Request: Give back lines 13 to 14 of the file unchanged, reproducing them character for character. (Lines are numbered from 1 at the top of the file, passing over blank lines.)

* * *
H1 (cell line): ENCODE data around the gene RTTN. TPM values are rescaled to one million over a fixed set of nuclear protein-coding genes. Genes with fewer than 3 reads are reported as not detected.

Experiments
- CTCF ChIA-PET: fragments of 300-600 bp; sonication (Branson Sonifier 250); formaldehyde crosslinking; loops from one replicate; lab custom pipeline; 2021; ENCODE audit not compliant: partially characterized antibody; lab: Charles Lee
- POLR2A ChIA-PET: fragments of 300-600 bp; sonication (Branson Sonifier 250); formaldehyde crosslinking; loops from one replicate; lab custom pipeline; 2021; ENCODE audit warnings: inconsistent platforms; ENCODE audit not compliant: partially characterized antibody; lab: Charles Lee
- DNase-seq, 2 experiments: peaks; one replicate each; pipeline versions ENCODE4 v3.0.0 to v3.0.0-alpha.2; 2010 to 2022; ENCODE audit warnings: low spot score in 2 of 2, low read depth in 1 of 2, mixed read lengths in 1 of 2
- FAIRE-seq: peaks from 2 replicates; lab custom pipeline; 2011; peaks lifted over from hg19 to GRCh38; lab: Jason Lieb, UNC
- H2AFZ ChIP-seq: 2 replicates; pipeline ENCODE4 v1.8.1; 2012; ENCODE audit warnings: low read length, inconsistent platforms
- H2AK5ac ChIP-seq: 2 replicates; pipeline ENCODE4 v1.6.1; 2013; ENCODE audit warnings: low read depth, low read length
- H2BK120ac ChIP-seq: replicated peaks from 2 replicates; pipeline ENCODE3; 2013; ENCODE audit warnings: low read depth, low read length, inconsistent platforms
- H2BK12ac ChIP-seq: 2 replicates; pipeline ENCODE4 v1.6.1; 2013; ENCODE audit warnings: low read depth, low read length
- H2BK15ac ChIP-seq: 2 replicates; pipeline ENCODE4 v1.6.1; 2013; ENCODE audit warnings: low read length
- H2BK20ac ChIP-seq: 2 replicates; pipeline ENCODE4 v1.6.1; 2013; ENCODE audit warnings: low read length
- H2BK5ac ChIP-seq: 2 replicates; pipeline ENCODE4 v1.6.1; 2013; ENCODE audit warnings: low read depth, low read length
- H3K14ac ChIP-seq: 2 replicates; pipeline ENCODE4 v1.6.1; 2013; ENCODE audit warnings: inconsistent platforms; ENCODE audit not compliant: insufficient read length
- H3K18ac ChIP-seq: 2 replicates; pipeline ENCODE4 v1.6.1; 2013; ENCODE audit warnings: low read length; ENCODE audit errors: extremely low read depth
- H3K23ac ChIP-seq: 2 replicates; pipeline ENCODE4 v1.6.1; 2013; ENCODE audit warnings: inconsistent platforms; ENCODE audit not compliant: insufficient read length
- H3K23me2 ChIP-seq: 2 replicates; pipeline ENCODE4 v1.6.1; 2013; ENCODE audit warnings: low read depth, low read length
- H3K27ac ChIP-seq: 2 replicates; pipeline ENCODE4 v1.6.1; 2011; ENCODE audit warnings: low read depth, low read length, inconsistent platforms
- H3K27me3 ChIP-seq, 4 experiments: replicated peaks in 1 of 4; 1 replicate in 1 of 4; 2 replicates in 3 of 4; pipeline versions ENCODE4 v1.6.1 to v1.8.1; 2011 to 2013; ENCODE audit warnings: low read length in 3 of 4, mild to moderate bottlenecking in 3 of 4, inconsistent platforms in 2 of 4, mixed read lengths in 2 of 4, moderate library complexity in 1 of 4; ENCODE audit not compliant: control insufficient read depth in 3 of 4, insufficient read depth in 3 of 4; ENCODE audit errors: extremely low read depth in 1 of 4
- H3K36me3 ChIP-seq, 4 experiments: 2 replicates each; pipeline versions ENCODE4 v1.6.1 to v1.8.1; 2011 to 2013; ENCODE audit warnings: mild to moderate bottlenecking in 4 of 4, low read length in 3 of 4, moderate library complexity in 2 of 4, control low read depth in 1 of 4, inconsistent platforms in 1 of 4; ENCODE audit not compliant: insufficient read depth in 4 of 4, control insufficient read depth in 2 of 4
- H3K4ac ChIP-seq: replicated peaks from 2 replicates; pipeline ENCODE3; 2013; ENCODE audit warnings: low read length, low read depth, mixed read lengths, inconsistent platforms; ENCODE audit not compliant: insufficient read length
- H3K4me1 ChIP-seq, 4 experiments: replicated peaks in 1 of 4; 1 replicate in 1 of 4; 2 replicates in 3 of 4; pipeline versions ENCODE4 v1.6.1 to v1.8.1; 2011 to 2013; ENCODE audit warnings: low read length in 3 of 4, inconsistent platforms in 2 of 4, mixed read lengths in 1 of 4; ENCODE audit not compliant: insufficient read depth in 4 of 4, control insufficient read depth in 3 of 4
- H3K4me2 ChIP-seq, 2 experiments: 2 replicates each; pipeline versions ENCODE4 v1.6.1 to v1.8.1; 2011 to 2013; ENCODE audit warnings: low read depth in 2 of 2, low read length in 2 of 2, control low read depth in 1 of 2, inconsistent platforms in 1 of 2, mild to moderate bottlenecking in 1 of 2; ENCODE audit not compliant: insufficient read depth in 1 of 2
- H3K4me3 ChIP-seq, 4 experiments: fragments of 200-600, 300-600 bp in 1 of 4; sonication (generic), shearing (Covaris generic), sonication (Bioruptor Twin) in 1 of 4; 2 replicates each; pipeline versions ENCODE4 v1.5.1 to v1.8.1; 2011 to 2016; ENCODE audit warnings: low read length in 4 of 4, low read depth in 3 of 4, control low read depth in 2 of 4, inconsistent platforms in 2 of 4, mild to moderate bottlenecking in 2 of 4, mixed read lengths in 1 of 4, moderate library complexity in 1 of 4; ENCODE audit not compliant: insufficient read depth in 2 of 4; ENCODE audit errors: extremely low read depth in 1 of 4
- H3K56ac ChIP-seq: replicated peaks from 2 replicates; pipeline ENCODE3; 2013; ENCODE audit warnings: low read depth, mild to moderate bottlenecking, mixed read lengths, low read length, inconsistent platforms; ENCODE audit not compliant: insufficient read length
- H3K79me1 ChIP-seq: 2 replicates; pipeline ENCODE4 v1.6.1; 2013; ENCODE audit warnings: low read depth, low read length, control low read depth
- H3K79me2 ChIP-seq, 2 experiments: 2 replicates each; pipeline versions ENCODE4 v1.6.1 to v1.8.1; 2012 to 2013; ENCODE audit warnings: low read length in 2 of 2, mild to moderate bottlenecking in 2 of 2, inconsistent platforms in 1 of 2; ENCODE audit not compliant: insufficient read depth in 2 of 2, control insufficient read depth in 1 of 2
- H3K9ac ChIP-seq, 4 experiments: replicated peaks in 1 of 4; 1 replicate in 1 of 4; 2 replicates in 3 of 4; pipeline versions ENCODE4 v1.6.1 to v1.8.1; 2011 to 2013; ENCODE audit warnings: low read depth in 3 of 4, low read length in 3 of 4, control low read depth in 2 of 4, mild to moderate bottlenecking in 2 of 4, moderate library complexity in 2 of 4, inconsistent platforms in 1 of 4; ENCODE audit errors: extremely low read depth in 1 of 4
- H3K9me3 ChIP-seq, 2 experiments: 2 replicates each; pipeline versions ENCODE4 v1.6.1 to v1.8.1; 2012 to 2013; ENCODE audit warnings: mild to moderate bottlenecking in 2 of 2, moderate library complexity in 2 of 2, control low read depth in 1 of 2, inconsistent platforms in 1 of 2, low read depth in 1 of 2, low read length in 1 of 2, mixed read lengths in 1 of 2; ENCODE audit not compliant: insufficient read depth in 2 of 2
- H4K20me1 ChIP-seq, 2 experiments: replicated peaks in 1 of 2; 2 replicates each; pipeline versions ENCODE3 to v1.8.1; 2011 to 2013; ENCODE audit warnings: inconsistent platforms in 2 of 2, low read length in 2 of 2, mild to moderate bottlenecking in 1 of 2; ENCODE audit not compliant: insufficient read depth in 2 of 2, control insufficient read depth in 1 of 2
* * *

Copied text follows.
- H2BK5ac ChIP-seq: 2 replicates; pipeline ENCODE4 v1.6.1; 2013; ENCODE audit warnings: low read depth, low read length
- H3K14ac ChIP-seq: 2 replicates; pipeline ENCODE4 v1.6.1; 2013; ENCODE audit warnings: inconsistent platforms; ENCODE audit not compliant: insufficient read length